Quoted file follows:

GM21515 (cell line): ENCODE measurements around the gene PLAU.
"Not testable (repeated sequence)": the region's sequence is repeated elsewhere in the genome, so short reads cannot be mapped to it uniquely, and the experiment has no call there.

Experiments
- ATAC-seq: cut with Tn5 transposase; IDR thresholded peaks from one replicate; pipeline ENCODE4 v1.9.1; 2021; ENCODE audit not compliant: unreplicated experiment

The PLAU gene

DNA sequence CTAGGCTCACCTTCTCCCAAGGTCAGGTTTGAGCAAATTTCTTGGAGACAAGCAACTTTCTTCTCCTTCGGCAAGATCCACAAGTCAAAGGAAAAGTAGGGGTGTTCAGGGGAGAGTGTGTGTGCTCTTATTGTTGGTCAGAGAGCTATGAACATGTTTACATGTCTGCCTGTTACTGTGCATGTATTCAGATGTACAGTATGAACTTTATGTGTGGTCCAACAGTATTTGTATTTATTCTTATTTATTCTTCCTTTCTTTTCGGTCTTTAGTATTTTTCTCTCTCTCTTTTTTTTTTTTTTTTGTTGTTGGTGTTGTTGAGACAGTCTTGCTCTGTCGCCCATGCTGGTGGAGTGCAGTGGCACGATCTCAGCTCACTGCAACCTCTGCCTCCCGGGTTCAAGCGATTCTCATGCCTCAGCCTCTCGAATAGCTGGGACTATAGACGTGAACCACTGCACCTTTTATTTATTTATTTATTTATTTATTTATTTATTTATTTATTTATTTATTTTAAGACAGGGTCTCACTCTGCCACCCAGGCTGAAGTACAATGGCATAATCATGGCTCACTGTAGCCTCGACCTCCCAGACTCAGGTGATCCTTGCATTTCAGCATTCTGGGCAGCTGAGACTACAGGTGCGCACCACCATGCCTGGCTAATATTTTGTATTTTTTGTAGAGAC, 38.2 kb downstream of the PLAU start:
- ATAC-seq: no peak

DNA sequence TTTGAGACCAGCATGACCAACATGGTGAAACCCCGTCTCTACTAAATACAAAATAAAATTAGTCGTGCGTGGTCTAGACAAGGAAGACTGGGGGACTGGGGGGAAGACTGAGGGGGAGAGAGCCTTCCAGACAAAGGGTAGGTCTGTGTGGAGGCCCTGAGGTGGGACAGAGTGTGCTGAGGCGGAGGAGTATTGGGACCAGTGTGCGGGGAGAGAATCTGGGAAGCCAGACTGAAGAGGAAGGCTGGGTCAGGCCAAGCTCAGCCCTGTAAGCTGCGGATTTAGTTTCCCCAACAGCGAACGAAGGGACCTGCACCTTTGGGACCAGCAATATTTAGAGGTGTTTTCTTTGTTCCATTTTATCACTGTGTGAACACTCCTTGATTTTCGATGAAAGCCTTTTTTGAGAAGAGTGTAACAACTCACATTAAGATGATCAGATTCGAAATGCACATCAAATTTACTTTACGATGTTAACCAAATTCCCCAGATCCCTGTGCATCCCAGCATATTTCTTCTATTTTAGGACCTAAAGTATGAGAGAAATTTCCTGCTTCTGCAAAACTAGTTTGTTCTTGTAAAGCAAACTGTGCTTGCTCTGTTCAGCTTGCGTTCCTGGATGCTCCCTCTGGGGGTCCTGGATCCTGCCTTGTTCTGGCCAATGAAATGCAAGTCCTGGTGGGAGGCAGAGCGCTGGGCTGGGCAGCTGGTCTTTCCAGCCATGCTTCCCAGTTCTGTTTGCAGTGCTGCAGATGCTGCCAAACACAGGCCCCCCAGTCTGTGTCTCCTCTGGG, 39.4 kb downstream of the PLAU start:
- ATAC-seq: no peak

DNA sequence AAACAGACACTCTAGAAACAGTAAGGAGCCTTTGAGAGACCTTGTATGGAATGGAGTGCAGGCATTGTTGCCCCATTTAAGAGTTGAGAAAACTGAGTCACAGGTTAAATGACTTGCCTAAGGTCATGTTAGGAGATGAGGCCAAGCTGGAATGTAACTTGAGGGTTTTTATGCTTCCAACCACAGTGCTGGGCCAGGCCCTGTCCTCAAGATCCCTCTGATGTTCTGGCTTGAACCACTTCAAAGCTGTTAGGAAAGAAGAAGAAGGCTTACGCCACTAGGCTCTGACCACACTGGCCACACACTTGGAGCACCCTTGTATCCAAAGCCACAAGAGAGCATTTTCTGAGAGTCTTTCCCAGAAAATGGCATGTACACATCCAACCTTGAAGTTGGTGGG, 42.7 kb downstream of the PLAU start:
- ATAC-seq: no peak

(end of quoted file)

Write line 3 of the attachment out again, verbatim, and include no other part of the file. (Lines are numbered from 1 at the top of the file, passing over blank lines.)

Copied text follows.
Experiments